NFL.com: Justin Blackmon hurting Blaine Gabbert, scout says
We Are Mizzou: Inside Access: Film Study
Mizzou Basketball Links
Season Starts Tomorrow
MUtigers.com: Phil Pressey Named to Wooden Award Preseason Top 50
The Trib: This backcourt takes backseat to no one
Pressey and Dixon were Missouri's most effective weapons throughout the game in a stunning, season-ending loss to 15th-seeded Norfolk State in the opening round of the NCAA Tournament. They combined for 42 points on 14-for-21 shooting, including 8 of 10 from 3-point range, and also had 13 assists.
They will get a chance to play side-by-side more often with Dixon expected to eventually slide into the starting lineup after being suspended for Missouri's two exhibition games.
It primarily will be Pressey's responsibility to spread the ball around to all the new pieces, helping mold them into a potent attack. Dixon, meanwhile, is a likely bet to take over as the Tigers' top scorer with Denmon gone.
They are versatile enough to trade those duties from time to time, and they should both excel at pressuring the ball on defense, particularly with the frontcourt tandem of Alex Oriakhi and Laurence Bowers ready to back them up should they get beat.
"Both of them are two tough son-of-a-guns — like fearless," Bowers said. "They just feed off each other's energy. …. They'd just wear other point guards down. Both of them are capable scorers, and they don't like losing, so I think they'll work well together."
The Trib (Steve Walentik): Pressey a player of the year candidate
The Missourian: Missouri ready for season opener
Post-Dispatch: Mizzou rebuilding with transfers
The Tigers have six players who transferred from Division I programs, and some were the focal point at their former schools. At Mizzou, they must become pieces to the puzzle if the blend is to work.
"It’s important to define their roles," Haith said. "That’s a lot of practice and finding out not where guys have the best chance to be successful, but to help us become successful. Then it’s getting them to buy into that."
The era of free agency in college sports has arrived, and Mizzou has taken advantage, even using the loophole that allows a player to switch schools and play immediately under certain circumstances.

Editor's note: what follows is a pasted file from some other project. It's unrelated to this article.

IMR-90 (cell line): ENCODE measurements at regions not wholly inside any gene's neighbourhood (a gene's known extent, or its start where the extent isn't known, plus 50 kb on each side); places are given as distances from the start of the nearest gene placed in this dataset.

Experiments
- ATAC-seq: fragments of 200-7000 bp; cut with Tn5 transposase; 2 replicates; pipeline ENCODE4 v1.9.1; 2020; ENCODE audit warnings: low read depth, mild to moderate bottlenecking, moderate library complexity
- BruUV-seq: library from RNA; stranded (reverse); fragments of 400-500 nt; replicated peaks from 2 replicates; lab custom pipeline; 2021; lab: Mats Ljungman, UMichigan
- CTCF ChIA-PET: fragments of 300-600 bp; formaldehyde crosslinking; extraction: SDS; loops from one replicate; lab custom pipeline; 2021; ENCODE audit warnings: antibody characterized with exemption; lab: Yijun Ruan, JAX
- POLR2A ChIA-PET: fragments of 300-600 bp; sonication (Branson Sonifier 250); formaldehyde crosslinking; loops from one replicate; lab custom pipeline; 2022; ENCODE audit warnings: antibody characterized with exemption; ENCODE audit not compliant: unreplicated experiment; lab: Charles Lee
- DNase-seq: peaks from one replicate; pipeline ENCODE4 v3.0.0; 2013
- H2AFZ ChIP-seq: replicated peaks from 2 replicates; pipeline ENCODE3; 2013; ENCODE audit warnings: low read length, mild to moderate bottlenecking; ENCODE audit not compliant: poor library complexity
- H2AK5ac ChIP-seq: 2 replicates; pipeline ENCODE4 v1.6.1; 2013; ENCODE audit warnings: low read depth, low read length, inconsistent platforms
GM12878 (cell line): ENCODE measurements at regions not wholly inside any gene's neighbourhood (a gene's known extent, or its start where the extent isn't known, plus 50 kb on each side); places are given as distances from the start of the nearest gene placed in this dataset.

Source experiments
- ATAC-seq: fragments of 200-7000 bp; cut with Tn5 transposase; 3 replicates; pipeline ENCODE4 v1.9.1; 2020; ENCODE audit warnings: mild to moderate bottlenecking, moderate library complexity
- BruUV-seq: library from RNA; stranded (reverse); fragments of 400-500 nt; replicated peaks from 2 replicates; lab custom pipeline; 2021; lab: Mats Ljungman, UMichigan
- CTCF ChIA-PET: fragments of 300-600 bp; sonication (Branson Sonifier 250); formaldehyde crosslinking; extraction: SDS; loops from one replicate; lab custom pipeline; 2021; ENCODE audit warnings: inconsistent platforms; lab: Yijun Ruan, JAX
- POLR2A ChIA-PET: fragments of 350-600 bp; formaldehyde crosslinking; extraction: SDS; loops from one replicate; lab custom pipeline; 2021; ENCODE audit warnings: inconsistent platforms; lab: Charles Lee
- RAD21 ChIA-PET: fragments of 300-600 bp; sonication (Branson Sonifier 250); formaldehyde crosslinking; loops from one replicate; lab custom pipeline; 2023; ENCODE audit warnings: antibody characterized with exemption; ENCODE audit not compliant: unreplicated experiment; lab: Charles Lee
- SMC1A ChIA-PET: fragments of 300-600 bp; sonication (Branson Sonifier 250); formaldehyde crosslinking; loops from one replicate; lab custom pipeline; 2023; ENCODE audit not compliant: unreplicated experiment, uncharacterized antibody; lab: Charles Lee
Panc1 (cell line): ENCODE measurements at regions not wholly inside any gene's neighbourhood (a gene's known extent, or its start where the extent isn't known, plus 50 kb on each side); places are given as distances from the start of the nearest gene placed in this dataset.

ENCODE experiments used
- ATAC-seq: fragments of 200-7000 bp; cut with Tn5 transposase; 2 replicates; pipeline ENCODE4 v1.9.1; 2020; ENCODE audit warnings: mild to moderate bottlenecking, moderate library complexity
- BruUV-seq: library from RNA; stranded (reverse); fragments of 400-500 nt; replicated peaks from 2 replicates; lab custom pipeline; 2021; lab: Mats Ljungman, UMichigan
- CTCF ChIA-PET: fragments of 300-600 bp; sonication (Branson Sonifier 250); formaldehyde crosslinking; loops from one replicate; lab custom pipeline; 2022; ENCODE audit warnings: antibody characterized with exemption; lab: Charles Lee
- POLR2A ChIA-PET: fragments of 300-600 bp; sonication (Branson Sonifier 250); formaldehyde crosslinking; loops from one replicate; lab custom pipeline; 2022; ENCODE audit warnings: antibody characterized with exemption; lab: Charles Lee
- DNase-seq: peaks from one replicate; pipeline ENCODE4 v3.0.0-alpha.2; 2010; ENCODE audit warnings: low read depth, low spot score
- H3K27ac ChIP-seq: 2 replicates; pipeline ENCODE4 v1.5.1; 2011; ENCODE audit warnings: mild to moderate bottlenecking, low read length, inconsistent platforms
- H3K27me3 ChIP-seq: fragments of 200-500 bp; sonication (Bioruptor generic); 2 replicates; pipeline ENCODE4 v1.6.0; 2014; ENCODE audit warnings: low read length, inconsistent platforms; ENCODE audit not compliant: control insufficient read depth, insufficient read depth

More than 400 players changed schools for the 2012-13 season, continuing a trend that has seen more than a 10 percent annual transfer rate since the mid-2000s. So, while Mizzou’s situation might be unusual, the Tigers are not an anomaly.
Oriakhi is viewed by most as the prime catch, and he is able to play without sitting out a year because Connecticut is ineligible for the postseason. Most of the others were at Mizzou last season and had the opportunity to practice with the Tigers and learn Haith’s system.
The Dagger: Sixty-eight predictions for the new season that are sure to come true (unless they don't)
54. Who's the biggest challenger to Kentucky in the SEC? Give me Missouri by a nose over Florida and Tennessee. The Gators and Vols both have formidable frontcourts, but the Tigers are the more complete team if their transfers mesh with returners Phil Pressey, Michael Dixon and Laurence Bowers.
Mizzou Diamond Sports Links
Be sure to check out trrip's comprehensive look at former Tigers in the minors ... there are a ton of them now...
Fall World Series
SimmonsField.com: Mizzou Baseball Fall World Series Sweep
SimmonsField.com: Mizzou Baseball in the Minors: 2012 in Review
Other Mizzou Links
MUtigers.com: Mizzou Hosts Illinois Saturday in NCAA First Round
MUtigers.com: Mizzou Wrestling Media Day Quotes
Mizzou Women's Basketball
MUtigers.com: Mizzou Opens Regular Season Against Saint Louis
MUtigers.com: Tigers Meet with the Media
The Missourian: Latvian native follows basketbal dream to Missouri
Mizzou Swimming & Diving
MUtigers.com: Tiger Men Travel to No. 10 Georgia
MUtigers.com: Mizzou Women Face No. 2 Georgia on Friday
Food Republic: When Sausage Met Potato: 5 Ways With Bangers and Mash